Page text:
Writers and the Culture of Exile
A tour-de-force survey of personal identity and national culture in exile
In One-Way Tickets, Alicia Borinsky offers readers a splendid tour across twentieth-century literature and popular culture, providing a literary travelogue of writers and artists in exile. She describes their challenges in adjusting to new homelands, issues of identity and language, and the brilliant works produced under the discomforts and stresses of belonging nowhere. Glimpses of Hollywood divas, the romance of distance inscribed in tango, and the drama and density of lives as they mesh with books, films, and television shows become part of a seamless contemporary tapestry.
Readers encounter Russian Vladimir Nabokov, writing in English in the United States; Argentine writer Julio Cortázar in Paris; Polish writer Witold Gombrowicz in Buenos Aires; Alejandra Pizarnik, an Argentine writer for whom exile is a state of mind; Jorge Luis Borges, labyrinthine traveler in time and space; Isaac Bashevis Singer, a Jewish writer in New York driven from Poland by the Nazis; Latino writers Oscar Hijuelos, Cristina Garcia, and Junot Diaz; and Clarice Lispector, transplanted from Ukraine to Brazil, to Europe, and to the United States.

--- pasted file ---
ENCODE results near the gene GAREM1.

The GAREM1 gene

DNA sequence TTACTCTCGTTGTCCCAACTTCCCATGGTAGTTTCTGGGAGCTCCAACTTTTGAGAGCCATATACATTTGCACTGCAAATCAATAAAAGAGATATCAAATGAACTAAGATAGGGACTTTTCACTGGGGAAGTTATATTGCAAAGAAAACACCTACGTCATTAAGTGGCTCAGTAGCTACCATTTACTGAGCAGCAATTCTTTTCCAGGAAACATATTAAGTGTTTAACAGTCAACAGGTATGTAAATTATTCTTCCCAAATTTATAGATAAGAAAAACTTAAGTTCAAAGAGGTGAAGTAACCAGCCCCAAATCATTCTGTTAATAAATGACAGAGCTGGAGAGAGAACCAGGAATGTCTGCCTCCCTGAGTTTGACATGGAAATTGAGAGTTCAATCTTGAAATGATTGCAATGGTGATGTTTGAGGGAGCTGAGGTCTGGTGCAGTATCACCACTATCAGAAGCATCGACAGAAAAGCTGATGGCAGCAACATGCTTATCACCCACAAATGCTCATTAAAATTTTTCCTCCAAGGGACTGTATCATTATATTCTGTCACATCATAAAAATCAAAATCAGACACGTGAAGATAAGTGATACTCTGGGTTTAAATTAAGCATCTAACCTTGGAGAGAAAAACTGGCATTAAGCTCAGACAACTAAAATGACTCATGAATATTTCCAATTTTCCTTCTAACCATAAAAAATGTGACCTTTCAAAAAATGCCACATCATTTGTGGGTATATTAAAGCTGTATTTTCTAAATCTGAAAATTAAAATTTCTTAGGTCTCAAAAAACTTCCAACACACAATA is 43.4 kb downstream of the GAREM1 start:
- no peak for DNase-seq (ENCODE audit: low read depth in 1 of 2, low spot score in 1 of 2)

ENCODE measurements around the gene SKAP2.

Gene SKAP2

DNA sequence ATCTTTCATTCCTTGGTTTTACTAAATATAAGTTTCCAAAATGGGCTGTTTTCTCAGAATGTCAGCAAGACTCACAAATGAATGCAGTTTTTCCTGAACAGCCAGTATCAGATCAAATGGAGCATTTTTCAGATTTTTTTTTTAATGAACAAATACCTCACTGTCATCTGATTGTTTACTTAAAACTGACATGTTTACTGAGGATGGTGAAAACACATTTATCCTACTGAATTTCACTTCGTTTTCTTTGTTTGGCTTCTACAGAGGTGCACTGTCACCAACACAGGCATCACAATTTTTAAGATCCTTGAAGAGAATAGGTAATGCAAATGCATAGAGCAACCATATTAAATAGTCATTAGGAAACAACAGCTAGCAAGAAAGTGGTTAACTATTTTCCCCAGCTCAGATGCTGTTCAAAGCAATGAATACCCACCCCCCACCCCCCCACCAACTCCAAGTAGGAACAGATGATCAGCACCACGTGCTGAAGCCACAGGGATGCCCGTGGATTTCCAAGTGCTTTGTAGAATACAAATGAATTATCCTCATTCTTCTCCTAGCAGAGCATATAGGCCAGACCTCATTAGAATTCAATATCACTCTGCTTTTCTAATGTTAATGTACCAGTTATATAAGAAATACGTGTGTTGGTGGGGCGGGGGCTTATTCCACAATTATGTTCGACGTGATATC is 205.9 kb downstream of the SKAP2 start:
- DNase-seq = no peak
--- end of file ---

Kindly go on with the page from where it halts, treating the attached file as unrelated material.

Not surprisingly, these charismatic writers, as well as many others in Borinsky’s encyclopedic associations, inhabit equally intriguing circles. She introduces a gallery of friends and lovers, mentors and detractors, compatriots and hosts aligned in intricate patterns of geographical displacement. Readers come away with a terrific breadth of knowledge of twentieth-century literature and culture in exile—its uneasy obsessions, its difficult peace, its hard-won success.
- Winner of the ForeWord Magazine Best Book Award (finalist, social studies)
“The wide-ranging book draws examples from literature and popular culture to explore issues of language, identity, and belonging.”
— Boston University News